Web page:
Freshly Spilled Blood Dredges Up Old Clichés

For observers of the Middle East, hope for a fundamental shift toward peace remains eternal. The pattern of Arab attack, Israeli response and hypocritical international criticism of the Jewish state is so familiar that it seems almost leaden.

We yearn for an event or a chain of events that will end the repetition of dry, dull clichés about a so-called "cycle of violence" and the need for "restraint" by "both sides." And yet, despite new elections and leaders on both sides, unilateral Israeli withdrawals (with more being planned), the pattern continues to repeat itself.

On Monday, the reassuring rhetoric about peace was again blasted into irrelevancy by a Palestinian suicide bombing in Tel Aviv that killed nine people and left dozens more wounded.

The dust had hardly settled on the murdered bodies of innocent Israelis before the Islamic Jihad group claimed responsibility for the atrocity. And though this attack was not directly conducted by their own forces, the Palestinian Authority's new Hamas leaders immediately endorsed the murders as a justifiable response to "Israeli aggression."

Mahmoud Abbas, the president of the P.A. and a member of the rival Fatah faction, said the killings didn't help the Palestinian cause, an equivocal statement that was quickly characterized by the international media as a "condemnation" of terrorism. Expressions of condolence for Israel's suffering from around the world (though thankfully, not from Washington) were qualified by calls for Israel to not exacerbate the situation by hitting back.

And to complete this tragicomedy, media coverage of the days events were characterized by the same desperate attempt to cover such atrocities in an "evenhanded" manner so as to avoid too much sympathy for Israel.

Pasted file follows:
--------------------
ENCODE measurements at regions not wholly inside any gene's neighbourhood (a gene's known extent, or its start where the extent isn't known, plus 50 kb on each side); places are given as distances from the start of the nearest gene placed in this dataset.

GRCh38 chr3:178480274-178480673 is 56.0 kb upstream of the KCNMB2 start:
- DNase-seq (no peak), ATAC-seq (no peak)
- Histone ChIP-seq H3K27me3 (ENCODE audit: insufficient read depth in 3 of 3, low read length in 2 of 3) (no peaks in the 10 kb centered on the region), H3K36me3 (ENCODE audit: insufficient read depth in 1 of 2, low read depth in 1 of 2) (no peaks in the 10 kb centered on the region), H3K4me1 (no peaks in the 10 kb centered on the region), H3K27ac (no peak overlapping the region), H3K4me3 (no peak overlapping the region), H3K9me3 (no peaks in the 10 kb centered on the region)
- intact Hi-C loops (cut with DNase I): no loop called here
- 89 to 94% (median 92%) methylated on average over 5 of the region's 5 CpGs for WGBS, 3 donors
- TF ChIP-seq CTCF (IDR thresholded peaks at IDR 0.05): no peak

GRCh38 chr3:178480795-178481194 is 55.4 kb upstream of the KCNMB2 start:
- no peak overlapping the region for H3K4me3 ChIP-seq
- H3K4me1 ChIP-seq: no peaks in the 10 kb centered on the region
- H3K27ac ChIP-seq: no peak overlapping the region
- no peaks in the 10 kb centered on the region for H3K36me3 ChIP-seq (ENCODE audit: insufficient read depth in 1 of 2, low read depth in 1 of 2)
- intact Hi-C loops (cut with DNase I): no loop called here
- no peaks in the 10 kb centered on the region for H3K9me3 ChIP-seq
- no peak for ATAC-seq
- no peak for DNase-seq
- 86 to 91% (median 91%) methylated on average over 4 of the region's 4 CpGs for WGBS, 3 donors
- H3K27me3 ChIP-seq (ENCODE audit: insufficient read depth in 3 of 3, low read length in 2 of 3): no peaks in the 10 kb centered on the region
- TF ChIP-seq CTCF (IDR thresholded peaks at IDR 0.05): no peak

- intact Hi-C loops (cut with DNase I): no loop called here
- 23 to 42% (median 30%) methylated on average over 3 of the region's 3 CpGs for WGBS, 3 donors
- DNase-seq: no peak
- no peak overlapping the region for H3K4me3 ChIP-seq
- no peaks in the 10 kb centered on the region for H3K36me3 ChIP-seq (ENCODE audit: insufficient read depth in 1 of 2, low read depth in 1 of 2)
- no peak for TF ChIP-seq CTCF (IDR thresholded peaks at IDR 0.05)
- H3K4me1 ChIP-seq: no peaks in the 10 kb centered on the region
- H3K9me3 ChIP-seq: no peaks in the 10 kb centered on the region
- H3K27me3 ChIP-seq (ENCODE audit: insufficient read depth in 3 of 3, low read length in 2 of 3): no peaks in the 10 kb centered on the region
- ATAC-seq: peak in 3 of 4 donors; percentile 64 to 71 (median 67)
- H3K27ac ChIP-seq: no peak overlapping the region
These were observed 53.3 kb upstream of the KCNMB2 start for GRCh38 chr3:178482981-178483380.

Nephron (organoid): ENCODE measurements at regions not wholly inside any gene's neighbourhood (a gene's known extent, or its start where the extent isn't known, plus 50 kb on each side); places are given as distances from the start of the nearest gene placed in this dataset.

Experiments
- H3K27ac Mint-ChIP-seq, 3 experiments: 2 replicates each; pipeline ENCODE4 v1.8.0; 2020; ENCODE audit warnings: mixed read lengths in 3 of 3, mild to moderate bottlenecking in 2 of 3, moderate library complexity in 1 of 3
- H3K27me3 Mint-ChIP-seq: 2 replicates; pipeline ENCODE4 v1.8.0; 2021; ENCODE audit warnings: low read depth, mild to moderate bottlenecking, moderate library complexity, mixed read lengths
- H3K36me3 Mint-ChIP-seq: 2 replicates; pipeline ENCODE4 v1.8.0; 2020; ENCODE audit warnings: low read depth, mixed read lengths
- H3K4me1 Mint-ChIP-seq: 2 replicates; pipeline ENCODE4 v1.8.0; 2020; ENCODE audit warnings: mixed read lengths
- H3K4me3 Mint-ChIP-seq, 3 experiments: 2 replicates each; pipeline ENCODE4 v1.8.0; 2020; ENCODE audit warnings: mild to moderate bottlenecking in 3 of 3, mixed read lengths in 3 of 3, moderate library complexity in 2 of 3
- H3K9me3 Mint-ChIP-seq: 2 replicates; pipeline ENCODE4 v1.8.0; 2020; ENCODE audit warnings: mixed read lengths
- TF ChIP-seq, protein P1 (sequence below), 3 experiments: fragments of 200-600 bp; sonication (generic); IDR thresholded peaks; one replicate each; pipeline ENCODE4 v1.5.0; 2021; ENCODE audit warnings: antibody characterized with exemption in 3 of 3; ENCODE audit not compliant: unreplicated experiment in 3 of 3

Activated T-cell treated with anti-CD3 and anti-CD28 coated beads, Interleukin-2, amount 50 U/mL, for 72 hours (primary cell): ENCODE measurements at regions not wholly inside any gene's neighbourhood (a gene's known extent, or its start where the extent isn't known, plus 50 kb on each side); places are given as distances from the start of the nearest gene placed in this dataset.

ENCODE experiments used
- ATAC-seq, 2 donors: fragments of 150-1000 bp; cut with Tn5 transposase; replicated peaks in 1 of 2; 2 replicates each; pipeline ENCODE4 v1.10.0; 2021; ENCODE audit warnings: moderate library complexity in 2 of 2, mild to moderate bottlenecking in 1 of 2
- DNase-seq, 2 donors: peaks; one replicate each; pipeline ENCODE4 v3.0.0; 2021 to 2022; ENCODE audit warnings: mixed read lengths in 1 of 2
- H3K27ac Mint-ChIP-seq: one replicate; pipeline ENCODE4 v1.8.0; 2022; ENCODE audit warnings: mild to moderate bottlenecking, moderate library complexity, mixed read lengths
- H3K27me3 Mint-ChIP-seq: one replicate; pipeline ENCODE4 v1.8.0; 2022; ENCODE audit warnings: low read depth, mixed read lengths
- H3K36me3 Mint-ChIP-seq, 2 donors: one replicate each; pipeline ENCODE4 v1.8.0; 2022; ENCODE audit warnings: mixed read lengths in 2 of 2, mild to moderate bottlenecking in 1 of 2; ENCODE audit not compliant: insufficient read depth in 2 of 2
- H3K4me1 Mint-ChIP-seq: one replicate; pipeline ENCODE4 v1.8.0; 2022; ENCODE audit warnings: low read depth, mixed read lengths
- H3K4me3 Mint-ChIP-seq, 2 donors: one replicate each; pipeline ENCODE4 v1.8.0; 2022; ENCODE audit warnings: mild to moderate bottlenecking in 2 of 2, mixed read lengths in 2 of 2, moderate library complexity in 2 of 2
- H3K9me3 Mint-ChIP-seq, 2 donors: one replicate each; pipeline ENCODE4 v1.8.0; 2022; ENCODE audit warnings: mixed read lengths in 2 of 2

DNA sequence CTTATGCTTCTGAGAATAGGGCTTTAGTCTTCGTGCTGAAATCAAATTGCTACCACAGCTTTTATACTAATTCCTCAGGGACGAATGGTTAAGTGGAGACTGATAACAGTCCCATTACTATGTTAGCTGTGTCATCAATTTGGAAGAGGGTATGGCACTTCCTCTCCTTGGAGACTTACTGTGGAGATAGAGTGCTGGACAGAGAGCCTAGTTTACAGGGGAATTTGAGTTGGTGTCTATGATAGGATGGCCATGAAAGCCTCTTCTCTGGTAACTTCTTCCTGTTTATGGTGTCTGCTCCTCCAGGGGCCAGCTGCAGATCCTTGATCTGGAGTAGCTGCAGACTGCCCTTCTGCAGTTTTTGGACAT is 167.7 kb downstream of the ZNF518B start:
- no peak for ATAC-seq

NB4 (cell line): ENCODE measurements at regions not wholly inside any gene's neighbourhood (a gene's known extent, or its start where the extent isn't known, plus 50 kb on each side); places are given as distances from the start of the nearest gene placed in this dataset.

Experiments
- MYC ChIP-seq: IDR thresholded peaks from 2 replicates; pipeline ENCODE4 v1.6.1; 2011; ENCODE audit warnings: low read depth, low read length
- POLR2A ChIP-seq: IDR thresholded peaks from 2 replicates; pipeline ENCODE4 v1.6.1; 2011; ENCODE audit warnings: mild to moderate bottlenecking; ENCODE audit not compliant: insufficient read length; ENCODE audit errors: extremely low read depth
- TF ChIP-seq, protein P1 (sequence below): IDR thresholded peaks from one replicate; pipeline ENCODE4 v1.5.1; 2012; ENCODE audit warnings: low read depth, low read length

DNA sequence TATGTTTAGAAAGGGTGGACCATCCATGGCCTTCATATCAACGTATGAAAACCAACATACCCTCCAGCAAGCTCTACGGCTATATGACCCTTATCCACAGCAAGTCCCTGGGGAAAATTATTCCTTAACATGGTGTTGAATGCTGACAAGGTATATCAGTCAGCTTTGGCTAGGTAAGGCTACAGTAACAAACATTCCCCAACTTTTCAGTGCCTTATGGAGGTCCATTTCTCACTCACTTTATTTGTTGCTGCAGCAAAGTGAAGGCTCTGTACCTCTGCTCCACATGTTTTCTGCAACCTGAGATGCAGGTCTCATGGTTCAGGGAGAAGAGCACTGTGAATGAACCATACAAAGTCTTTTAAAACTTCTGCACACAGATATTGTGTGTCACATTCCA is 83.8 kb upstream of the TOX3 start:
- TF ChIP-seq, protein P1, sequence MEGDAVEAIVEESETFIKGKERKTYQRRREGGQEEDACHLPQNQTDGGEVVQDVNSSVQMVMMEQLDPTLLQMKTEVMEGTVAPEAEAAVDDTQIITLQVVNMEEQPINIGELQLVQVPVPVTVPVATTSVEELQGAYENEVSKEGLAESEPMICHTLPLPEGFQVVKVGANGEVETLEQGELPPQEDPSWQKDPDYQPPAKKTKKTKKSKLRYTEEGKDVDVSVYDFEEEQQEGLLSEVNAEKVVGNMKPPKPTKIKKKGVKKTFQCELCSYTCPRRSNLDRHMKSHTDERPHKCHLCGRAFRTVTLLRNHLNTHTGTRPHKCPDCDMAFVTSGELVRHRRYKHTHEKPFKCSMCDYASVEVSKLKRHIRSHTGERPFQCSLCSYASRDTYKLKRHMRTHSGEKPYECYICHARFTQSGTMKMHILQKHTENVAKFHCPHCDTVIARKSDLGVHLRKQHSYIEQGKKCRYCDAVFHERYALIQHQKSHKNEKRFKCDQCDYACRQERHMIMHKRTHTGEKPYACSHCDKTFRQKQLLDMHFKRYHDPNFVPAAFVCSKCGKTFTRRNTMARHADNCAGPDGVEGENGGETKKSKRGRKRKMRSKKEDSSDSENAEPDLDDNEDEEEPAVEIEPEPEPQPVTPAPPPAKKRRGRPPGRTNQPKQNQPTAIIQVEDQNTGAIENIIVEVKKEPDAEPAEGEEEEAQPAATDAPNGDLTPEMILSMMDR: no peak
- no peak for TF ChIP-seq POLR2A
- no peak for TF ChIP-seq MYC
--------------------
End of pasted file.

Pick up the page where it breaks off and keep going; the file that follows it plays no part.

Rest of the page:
The worst example of this was exhibited by none other than The Philadelphia Inquirer, which on the day following the attack balanced two photos related to the event: one of a grieving Israeli embracing a blood-stained victim, the other of the grieving mother of the suicide bomber. The unspoken message of these juxtaposed photos is clear: the big lie of moral equivalence in which both sides – killer and victims – are depicted as sufferers.

The disgust that such a dishonest journalistic decision should provoke in the Inquirer's readers ought to be matched by those who have listened to other opinion-makers who've been urging us to "trust" Hamas and the tentative cease-fire.

So, too, should we cry out against those who would use the Abbas statement as proof that "moderation" exists in Palestinian politics. The ties between Abbas and Fatah's own terror group – the Al Aksa Martyrs Brigade which also claimed responsibility for the Tel Aviv attack – give the lie to this notion.

The State of Israel will decide, in its own good time, the best response to this attack and all the others. Despite the talk of a lull, Israeli security forces have had no break in their necessary efforts to thwart a constant stream of would-be bombers trying to stake claims to so-called martyrdom.

But the duty of American friends of Israel at this moment is clear: We must continue to support a continued ban on all Western contacts with the Hamas government, and an end to all funding and support of its activities. We must also continue to push hard for holding Palestinian "humanitarian" groups and U.N.-funded activities in the territories accountable for their complicity in a culture of hatred, violence and sheer terror.

Most of all, we must make it clear to the government and the media that the placing of more Jewish sacrifices on the altar of Middle East moral equivalence is unacceptable – at any price.



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